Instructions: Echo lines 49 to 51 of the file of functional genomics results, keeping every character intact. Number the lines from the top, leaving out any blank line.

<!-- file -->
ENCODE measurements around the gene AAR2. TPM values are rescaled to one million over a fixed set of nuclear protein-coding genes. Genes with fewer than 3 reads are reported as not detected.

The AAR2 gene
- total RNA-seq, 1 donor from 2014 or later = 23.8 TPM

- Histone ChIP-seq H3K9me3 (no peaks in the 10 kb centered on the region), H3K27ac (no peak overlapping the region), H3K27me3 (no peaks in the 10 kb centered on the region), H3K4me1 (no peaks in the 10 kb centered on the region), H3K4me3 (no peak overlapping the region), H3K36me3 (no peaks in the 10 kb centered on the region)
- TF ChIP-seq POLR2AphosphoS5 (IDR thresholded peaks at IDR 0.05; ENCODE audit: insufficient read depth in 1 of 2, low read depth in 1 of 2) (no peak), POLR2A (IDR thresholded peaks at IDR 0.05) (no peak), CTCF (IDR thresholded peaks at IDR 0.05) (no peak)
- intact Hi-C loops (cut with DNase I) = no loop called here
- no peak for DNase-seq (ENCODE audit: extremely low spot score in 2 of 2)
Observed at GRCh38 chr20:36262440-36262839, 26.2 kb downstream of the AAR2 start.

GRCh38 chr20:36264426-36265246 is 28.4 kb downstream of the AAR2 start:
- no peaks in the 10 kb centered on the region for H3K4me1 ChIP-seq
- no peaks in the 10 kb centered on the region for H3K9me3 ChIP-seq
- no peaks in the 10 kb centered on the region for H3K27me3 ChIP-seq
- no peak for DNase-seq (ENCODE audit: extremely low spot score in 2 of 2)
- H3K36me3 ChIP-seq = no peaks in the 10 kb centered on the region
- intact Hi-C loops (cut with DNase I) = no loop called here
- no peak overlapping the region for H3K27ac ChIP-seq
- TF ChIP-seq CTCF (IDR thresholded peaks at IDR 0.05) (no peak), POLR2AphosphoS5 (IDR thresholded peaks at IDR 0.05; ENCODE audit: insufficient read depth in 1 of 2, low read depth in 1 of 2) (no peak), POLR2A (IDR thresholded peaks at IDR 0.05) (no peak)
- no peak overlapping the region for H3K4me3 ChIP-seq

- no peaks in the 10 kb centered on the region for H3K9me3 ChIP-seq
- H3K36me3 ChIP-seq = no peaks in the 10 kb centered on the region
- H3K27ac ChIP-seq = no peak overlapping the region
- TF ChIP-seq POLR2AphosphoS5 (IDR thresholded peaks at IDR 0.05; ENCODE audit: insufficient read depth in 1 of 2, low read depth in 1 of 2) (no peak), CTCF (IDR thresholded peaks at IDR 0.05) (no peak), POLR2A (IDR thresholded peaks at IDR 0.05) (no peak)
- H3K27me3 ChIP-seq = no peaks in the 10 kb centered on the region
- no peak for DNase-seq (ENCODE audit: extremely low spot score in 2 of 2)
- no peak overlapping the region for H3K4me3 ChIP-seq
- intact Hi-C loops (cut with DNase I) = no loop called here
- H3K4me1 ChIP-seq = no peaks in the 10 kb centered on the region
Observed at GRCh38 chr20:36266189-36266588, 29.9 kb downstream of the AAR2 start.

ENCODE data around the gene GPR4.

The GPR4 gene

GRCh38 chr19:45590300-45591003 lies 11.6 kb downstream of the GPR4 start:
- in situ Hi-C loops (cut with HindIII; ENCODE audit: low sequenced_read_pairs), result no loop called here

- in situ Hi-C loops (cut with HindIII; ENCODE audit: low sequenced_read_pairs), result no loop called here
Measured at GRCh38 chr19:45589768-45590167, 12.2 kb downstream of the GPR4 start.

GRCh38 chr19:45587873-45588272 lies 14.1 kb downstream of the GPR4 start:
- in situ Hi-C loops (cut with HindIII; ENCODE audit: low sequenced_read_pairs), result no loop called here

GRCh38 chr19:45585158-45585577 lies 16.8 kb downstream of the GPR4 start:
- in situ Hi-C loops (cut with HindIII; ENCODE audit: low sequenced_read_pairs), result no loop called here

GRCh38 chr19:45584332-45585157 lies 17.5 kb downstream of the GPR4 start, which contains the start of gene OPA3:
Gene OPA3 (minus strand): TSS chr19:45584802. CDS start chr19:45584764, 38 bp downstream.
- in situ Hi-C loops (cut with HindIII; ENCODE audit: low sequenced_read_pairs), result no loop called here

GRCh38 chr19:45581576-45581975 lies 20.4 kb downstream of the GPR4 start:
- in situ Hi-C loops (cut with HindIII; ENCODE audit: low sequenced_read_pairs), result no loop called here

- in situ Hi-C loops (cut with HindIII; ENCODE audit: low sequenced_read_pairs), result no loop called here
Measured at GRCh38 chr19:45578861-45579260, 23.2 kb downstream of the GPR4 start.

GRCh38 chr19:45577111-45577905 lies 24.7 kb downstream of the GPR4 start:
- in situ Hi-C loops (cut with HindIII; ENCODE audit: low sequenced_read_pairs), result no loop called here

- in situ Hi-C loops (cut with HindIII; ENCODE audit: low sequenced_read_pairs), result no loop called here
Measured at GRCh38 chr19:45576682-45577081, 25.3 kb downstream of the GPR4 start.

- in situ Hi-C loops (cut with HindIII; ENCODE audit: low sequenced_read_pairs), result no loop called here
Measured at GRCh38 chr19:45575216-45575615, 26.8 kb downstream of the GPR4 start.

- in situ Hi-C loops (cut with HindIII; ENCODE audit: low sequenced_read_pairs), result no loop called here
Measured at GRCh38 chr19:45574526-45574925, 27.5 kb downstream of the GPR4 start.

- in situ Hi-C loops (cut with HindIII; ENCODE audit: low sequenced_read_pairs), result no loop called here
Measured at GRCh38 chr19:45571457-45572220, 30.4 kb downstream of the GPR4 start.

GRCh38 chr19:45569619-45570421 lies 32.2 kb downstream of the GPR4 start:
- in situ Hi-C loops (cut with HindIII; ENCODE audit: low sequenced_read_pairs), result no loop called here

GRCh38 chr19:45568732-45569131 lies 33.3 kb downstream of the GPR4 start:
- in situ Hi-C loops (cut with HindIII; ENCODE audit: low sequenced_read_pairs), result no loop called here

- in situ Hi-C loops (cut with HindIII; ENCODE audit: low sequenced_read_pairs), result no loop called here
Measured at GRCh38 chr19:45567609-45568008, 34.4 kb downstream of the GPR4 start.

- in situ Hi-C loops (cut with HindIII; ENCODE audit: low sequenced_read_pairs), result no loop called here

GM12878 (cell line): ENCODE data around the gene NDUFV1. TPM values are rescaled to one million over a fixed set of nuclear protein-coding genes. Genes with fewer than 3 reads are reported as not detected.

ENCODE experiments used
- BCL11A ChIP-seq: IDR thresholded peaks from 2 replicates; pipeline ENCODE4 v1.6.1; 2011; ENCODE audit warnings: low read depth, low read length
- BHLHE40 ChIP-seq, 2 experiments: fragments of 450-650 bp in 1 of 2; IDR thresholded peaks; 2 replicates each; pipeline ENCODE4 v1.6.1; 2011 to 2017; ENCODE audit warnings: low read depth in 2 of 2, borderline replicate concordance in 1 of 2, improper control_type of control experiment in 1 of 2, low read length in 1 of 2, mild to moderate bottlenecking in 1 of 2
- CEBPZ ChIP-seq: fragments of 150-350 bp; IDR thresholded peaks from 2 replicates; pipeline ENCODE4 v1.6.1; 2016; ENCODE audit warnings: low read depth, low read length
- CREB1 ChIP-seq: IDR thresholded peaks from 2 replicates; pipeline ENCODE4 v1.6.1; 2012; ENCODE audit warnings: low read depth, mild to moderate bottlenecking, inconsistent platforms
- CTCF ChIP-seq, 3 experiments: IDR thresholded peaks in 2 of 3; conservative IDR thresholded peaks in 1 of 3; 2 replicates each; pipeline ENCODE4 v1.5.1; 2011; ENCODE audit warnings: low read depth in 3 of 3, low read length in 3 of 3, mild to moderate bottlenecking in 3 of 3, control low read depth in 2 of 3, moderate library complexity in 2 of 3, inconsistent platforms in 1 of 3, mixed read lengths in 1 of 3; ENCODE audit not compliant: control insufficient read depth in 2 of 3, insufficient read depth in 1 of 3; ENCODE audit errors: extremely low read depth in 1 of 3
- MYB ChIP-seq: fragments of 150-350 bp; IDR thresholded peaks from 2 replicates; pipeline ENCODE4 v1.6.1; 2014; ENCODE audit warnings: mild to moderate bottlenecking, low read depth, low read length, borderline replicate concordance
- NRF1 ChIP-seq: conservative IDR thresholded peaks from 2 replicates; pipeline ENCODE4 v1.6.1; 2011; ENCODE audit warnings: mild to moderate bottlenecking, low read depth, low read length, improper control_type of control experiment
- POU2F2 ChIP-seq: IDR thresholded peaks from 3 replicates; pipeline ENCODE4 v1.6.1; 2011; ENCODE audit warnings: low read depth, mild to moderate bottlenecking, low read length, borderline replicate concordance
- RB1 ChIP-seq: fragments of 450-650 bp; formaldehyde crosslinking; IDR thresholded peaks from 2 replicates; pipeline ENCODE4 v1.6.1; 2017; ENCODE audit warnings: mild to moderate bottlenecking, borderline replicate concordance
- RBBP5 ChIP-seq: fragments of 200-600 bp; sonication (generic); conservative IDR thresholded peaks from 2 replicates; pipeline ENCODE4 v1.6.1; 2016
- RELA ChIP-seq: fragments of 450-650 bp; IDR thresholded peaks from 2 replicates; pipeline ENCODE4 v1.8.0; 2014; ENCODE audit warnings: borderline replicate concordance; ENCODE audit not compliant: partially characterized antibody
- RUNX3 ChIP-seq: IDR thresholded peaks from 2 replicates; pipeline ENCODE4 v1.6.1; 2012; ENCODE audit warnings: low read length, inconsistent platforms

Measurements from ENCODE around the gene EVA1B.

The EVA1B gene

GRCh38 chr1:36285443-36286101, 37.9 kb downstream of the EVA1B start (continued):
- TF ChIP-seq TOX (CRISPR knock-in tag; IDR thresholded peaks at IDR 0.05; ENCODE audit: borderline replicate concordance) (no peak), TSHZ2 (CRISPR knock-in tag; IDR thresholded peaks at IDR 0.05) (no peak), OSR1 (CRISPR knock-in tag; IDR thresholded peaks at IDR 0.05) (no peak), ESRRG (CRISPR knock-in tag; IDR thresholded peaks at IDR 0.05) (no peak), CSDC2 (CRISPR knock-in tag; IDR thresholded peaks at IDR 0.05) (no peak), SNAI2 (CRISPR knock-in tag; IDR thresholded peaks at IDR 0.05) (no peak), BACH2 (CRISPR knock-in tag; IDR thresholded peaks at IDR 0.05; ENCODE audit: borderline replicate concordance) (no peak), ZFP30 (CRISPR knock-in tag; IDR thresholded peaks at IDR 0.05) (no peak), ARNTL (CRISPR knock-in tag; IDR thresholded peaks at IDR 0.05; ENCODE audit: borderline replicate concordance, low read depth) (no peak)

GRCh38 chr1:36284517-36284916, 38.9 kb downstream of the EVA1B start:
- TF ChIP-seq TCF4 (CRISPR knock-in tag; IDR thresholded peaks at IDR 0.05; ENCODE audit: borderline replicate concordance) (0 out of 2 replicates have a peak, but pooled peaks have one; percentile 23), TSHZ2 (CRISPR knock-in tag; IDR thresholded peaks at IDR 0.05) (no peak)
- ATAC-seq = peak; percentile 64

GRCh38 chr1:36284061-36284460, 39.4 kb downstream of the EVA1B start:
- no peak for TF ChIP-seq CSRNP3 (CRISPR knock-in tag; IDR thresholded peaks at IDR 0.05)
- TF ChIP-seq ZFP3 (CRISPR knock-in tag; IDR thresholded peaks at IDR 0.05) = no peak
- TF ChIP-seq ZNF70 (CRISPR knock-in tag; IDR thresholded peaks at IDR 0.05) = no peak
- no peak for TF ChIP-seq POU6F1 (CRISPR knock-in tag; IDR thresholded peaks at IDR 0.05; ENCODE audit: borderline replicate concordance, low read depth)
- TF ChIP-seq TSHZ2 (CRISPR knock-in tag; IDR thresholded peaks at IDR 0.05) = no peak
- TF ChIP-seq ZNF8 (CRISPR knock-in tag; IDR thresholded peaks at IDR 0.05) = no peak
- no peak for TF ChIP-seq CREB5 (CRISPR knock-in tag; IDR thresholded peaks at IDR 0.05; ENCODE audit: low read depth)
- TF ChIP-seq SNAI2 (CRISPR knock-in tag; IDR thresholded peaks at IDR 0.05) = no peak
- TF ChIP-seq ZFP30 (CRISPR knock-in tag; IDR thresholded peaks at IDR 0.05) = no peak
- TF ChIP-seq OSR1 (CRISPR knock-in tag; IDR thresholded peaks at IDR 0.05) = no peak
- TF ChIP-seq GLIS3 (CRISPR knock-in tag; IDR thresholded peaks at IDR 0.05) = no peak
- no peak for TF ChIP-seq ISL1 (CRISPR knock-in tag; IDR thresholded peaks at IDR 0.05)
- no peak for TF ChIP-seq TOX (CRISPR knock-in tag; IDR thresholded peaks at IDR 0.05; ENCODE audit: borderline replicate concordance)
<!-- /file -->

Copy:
Measured at GRCh38 chr19:45576682-45577081, 25.3 kb downstream of the GPR4 start.

- in situ Hi-C loops (cut with HindIII; ENCODE audit: low sequenced_read_pairs), result no loop called here
Measured at GRCh38 chr19:45575216-45575615, 26.8 kb downstream of the GPR4 start.